Purdue Pharma Scrambles To Discourage A Justice Department Appeal of Bankruptcy Deal
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Purdue Pharma headquarters in Stamford, Conn., April 2, 2019. With a federal judge poised to approve the company’s controversial Chapter 11 plan, the company is working behind the scenes to preempt a legal challenge by the Department of Justice.
Drew Angerer/Getty Images
Drew Angerer/Getty Images
Judge Pushes Back On Protections For The Sacklers In The Purdue Pharma Bankruptcy
There is no mention in the document of the company’s role launching the effort or crafting the message.
The preemptive pressure campaign comes as federal Judge Robert Drain has signaled he will approve the plan Wednesday at a hearing in White Plains, N.Y.
Three sources with close knowledge of the effort described it in detail to NPR.
Two of the individuals suggested Purdue Pharma was engaged in a good-faith bid to protect a fragile settlement, which has gained backing from most of the state and local governments that sued the Sacklers and their drug company.
A third source expressed discomfort with the company’s efforts to dissuade the DOJ from filing an appeal.
All three indicated a Justice Department challenge of a confirmed plan appears likely, though not certain.
They agreed to speak only on background because of the sensitive nature of last-minute negotiations aimed at building additional support for the deal.
The letter warns that any Justice Department appeal would «jeopardize the delivery of billions of dollars» to communities struggling with high rates of addiction, overdose and death.
The document’s language suggests Purdue Pharma hoped it would eventually be signed by state attorneys general, local government officials, hospitals and a group representing individual victims of the company’s opioid products.
Purdue Pharma declined to answer questions about the letter or the bankrupt company’s bid to influence DOJ decision-making.
Justice Department Blasts Purdue Pharma’s Bankruptcy Plan
The Justice Department hasn’t said conclusively whether it will challenge the settlement in court and declined NPR’s request for comment.
The Justice Department has condemned the deal
The deal has sparked intense controversy in part because it would grant broad immunity from opioid lawsuits to members of the Sackler family as well as hundreds of their associates.
The Sackler’s remaining empire — including drug companies headquartered overseas — will be sheltered from opioid liability as will other independent firms that partnered with Purdue Pharma.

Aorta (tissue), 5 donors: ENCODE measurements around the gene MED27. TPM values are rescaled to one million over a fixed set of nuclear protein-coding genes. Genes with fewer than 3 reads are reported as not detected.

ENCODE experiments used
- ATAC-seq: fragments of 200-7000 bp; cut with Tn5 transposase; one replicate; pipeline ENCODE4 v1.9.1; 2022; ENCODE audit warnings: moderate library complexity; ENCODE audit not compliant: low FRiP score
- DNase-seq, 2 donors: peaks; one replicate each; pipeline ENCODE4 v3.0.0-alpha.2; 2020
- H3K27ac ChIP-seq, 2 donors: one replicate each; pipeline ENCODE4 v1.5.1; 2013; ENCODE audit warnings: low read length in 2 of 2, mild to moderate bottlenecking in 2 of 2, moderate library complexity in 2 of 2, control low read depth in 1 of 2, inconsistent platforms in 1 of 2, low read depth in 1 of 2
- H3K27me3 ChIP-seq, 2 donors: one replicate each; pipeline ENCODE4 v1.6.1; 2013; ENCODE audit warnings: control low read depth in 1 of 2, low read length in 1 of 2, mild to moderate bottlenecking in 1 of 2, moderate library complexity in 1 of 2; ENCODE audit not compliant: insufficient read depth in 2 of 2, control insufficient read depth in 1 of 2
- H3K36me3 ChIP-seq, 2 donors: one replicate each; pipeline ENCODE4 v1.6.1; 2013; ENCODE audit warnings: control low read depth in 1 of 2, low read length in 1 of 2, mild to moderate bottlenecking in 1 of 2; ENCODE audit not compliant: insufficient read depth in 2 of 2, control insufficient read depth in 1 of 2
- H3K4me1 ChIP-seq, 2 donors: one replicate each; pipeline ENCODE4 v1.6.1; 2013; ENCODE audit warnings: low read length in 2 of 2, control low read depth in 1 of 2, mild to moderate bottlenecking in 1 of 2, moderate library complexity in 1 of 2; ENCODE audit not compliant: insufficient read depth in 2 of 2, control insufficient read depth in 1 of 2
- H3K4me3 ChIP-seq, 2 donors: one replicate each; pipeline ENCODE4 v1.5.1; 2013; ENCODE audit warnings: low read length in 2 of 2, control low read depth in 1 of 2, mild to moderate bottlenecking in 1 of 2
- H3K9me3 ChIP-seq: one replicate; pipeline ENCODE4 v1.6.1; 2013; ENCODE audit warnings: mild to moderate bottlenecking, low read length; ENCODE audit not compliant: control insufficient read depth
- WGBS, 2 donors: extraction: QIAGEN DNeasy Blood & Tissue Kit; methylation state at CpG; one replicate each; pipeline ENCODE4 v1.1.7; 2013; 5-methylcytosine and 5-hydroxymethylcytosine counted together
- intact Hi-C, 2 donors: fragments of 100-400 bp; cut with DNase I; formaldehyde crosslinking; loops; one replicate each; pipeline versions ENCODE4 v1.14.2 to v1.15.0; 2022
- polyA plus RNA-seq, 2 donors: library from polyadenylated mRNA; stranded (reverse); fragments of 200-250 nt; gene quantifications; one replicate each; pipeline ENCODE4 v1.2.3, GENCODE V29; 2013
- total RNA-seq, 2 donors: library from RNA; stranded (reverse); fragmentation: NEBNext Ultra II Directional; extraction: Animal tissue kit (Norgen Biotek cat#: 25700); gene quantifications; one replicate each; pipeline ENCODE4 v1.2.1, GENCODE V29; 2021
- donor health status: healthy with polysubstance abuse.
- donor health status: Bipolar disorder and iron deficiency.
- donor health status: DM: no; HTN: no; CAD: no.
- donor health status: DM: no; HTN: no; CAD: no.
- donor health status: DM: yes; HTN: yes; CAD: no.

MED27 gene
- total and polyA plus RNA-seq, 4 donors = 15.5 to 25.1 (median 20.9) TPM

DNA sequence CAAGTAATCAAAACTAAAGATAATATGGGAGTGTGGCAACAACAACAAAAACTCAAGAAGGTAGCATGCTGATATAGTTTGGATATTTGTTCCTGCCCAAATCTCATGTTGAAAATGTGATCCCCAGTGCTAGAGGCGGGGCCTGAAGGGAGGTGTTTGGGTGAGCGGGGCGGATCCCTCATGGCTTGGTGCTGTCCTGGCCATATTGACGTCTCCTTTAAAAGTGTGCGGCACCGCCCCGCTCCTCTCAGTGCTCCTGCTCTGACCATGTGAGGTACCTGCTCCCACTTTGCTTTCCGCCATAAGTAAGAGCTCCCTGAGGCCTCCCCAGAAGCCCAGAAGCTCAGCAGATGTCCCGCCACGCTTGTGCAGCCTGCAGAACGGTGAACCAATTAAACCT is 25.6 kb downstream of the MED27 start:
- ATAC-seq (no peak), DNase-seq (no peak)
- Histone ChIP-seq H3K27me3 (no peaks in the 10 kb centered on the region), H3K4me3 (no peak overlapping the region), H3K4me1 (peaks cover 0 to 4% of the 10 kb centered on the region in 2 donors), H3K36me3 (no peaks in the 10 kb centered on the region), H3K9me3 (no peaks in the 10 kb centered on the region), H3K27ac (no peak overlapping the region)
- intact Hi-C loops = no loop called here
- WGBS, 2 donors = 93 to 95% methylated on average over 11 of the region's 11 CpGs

The Sacklers would admit no wrongdoing and will remain one of the wealthiest families in the world.
In return, they would pay more than $4.3 billion over the next decade, most of which would go to fund drug treatment and other health care programs designed to ease the opioid crisis.
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During a two-week bankruptcy trial that concluded Friday, attorneys for two different branches of the DOJ indicated an appeal is possible.
They argued the liability releases demanded by the Sacklers are unlawful and would violate the constitutional rights of those with potential claims against the family.
In a legal brief, DOJ attorney William Harrington accused the Sacklers of gaming the bankruptcy system to avoid accountability for «alleged wrongdoing in concocting and perpetuating for profit one of the most severe public health crises ever experienced in the United States.»
The letter drafted by Purdue Pharma on behalf of the company’s victims urges the DOJ to accept the settlement with the Sacklers.
The letter describes a deal granting family members protection from opioid lawsuits as «imperfect [but] better for those harmed by the opioid epidemic than any other alternative.»
Purdue Pharma has long worked to influence DOJ decisions
Sources knowledgeable about Purdue Pharma’s lobbying effort suggested such efforts were commonplace in complex bankruptcy cases.
They also suggested that the letter drafted by the company would be rewritten before being sent to the Justice Department.
Members of the Sackler family played no role in drafting the document. It was unclear how many organizations involved in the bankruptcy deal might ultimately sign it.